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Date: Tuesday, 13th August 2013 Venue: Police Training Academy Time: 8:00am

The Government of the Republic of Trinidad and Tobago relentlessly continues to seek to eradicate human trafficking - a modern day form of slavery. In 2009, the Government, through the Ministry of National Security, engaged the International Organization for Migration (IOM) to assist in addressing the issue of human trafficking and thereafter Cabinet approval was granted for the Implementation of a Nine-Month Plan to develop a policy framework that would inform the drafting of legislation to give effect to the protocol to Prevent, Suppress and punish Trafficking in Persons, especially Women and Children (also referred to as the TIP Protocol). A Multi Sectorial Task Force was established to oversee this Nine Month Plan. The Task Force, chaired by the Ministry of National Security and comprising representatives from various Ministries, Non-Governmental Organisations was entrusted with the responsibility to formulate a comprehensive counter trafficking legislation for the Republic of Trinidad and Tobago. The Trinidad and Tobago Trafficking in Persons Act No. 14 of 2011 was subsequently debated and passed in Parliament on June 9th 2011. The Act was thence proclaimed by the President of the Republic of Trinidad and Tobago with an operative date of January 2, 2013. This Act adopts a victim-centered approach and offers many social benefits to victims. The government utilized the period between Assent of the legislation and its proclamation to establish the administrative mechanisms that would allow for implementation of the legislation immediately upon proclamation. We continue to work in partnership with Civil Society to provide aid to victims and we continue ion our efforts to staff the Counter Trafficking Unit (CTU) and collaborate with local and international organizations to promote public awareness. The collaboration between the Ministry of National Security and the International Organization for Migration (IOM) since 2005 to address specific aspects of migration management is a demonstration of the commitment of the Government to implement the requisite legal and administrative measures to treat with the issue of trafficking in persons.

The Government of the Republic of Trinidad and Tobago recognizes the important role of IOM and as such IOM Port of Spains Terms of Reference was renewed for the period March 2013 to February 2015. IOMs current mandate in Trinidad and Tobago is to assist with facilitating the training of public officials, Counter Trafficking Initiatives including the public awareness campaign and the establishment of the National Task Force and CTU, repatriation of and immediate assistance to victims. IOM has been actively engaging in this mandate and is a strong partner in Trinidad and Tobagos efforts against the scourge of Human Trafficking. The first human trafficking case was brought to CTU in March 2013 and involved sex trafficking of three (3) Colombian women. This case represents the first prosecution under this new legislation. Two Trinidad and Tobago nationals are currently before the Court a Police Officer: the alleged trafficker; and his associate. Other cases involving public officials are currently being investigated. All our victims are under the care of the Ministry of National Security which continues to partner with the NGO community and IOM to provide basic care and protection for victims, communication with their families abroad and Consular representation. However, in spite of local efforts, this transnational organized crime continues to overwhelm small-island developing states such as ours. In addition, the Trafficking in Persons legislation is new to Trinidad and Tobago and the country is therefore faced with a number of challenges. The biggest challenge is appropriate housing and shelter for victims and adequate protection. There is not yet a dedicated shelter for trafficking victims and CTU relies on half-way houses and shelters built for victims of domestic violence. There is currently limited accommodation for male victims and child victims. Current shelters are not equipped to address the special needs of trafficking victims such as foreign language capabilities and the need for victims to lead normal lives while under the care of the State. Over the next two days, as you discuss and exchange ideas and strategies on how best we as a small-island state can overcome these challenges and reduce both the demand for and supply of male and female victims. Let me take this opportunity to thank the Embassy of the United States, Trinidad and Tobago Defence Force, Trinidad and Tobago Police Service and all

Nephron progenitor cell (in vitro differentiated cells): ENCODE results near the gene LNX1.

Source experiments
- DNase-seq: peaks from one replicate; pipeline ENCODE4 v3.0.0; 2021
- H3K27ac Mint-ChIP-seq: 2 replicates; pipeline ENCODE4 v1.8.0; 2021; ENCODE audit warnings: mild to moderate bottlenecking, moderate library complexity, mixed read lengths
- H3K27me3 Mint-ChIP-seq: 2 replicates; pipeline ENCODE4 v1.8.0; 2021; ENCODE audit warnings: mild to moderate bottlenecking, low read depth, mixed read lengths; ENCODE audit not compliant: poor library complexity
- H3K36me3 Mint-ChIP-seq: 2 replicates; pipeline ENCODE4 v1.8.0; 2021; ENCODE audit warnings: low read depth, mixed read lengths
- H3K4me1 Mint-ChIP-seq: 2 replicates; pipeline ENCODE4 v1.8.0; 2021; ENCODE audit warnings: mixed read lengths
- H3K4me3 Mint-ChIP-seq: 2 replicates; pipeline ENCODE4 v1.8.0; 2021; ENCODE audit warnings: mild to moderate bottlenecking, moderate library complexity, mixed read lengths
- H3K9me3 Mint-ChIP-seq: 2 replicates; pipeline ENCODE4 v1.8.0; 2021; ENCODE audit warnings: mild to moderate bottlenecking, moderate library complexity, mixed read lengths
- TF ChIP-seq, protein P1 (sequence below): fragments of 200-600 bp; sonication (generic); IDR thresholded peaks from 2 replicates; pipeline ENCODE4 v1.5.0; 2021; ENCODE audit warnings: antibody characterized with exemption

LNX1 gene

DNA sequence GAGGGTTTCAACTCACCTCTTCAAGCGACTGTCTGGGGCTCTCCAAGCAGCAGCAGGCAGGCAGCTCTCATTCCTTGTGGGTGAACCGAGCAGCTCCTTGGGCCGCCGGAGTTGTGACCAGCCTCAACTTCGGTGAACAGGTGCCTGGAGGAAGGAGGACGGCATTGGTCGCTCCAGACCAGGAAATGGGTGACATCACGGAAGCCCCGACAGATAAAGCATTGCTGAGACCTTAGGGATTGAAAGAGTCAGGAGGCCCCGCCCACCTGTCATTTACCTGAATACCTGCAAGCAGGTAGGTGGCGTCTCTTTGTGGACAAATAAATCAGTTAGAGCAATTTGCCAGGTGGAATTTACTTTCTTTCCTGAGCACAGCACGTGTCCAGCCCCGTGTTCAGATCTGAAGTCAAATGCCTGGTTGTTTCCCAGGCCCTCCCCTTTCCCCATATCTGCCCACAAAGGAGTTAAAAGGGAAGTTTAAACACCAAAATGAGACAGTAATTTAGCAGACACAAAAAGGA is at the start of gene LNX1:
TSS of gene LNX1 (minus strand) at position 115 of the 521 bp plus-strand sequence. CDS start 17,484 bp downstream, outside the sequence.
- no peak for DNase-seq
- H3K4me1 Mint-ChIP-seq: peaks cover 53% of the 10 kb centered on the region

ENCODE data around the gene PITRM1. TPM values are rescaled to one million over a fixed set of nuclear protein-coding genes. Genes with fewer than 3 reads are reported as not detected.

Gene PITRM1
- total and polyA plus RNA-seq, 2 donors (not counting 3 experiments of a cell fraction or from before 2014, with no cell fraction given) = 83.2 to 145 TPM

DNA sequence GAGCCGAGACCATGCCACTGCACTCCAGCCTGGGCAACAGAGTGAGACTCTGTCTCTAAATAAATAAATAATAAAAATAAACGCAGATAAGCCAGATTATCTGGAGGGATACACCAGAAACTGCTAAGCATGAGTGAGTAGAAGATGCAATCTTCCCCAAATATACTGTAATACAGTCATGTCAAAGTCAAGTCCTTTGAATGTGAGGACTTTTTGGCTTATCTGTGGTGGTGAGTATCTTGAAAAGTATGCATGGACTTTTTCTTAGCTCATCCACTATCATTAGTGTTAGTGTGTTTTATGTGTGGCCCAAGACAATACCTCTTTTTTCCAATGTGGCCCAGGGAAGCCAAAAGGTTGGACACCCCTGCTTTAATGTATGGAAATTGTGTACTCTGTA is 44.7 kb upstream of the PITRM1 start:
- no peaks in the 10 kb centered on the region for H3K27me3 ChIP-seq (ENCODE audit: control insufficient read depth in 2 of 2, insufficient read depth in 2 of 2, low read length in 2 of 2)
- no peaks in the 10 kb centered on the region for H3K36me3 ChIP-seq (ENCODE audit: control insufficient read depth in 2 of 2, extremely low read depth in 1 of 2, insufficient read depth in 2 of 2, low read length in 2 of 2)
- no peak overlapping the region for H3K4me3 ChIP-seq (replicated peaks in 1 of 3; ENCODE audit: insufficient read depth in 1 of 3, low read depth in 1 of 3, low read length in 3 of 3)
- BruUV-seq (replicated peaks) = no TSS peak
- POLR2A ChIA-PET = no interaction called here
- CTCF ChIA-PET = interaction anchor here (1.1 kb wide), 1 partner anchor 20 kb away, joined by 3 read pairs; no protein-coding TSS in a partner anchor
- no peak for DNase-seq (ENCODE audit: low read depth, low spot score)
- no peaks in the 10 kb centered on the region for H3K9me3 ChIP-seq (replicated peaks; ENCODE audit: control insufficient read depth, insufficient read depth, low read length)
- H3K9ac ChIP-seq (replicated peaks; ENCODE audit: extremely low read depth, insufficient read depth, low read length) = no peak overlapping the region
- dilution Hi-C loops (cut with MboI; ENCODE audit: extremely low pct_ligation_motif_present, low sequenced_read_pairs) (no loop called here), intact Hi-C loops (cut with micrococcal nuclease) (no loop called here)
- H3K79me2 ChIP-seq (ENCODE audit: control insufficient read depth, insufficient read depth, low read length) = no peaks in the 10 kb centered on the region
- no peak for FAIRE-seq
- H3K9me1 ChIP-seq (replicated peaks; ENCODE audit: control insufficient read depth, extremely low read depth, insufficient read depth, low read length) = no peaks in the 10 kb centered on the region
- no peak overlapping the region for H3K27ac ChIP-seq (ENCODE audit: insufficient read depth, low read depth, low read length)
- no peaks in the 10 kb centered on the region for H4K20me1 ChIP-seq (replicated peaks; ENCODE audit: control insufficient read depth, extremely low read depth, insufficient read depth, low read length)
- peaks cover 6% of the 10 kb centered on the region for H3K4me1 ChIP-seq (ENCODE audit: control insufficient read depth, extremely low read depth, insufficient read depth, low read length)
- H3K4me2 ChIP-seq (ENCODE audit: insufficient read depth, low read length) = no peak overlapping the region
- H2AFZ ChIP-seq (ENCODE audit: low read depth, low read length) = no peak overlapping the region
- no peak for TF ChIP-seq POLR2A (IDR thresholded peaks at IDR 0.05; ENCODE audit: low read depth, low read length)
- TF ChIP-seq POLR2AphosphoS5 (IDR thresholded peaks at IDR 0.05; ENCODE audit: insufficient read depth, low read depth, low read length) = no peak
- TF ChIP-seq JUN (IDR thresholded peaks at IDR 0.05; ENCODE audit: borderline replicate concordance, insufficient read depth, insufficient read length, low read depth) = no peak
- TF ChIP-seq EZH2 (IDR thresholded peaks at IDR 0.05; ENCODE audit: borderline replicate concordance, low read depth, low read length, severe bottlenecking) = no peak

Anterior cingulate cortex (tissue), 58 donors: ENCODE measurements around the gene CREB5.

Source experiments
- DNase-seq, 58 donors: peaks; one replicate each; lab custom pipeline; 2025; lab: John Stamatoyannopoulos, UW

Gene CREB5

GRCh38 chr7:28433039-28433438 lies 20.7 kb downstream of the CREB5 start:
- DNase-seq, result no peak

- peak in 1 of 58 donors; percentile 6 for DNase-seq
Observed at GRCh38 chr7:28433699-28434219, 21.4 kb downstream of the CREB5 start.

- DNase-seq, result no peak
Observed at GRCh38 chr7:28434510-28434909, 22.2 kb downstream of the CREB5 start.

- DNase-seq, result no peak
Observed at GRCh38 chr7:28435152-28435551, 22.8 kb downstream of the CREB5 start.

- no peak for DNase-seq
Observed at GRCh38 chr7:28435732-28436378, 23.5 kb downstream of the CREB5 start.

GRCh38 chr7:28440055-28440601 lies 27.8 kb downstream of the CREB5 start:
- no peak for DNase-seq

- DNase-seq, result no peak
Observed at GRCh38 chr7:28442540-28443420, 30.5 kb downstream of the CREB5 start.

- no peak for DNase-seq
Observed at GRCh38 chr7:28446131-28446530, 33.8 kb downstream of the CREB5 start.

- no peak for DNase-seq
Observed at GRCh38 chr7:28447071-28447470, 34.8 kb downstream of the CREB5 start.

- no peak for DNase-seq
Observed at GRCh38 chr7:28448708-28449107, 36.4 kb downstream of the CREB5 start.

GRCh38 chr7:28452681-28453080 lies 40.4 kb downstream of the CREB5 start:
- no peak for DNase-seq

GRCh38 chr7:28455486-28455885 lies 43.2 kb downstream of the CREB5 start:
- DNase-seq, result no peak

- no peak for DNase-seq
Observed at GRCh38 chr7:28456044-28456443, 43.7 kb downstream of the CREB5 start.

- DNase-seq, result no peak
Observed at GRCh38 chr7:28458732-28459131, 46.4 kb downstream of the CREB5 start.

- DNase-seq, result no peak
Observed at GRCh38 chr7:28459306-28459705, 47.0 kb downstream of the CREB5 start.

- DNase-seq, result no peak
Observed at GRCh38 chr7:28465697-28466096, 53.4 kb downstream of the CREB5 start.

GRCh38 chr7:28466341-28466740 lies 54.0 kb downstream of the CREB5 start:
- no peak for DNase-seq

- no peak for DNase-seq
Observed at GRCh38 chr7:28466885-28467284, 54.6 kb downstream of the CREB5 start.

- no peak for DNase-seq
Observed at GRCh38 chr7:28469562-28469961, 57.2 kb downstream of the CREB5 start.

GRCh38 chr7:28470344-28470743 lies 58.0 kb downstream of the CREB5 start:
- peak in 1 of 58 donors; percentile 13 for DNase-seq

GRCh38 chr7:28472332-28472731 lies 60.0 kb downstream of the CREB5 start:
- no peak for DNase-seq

the participants who are here today for engaging in what we hope will be a very lively and fruitful exchange of ideas and best practices. Ladies and Gentlemen, I thank you!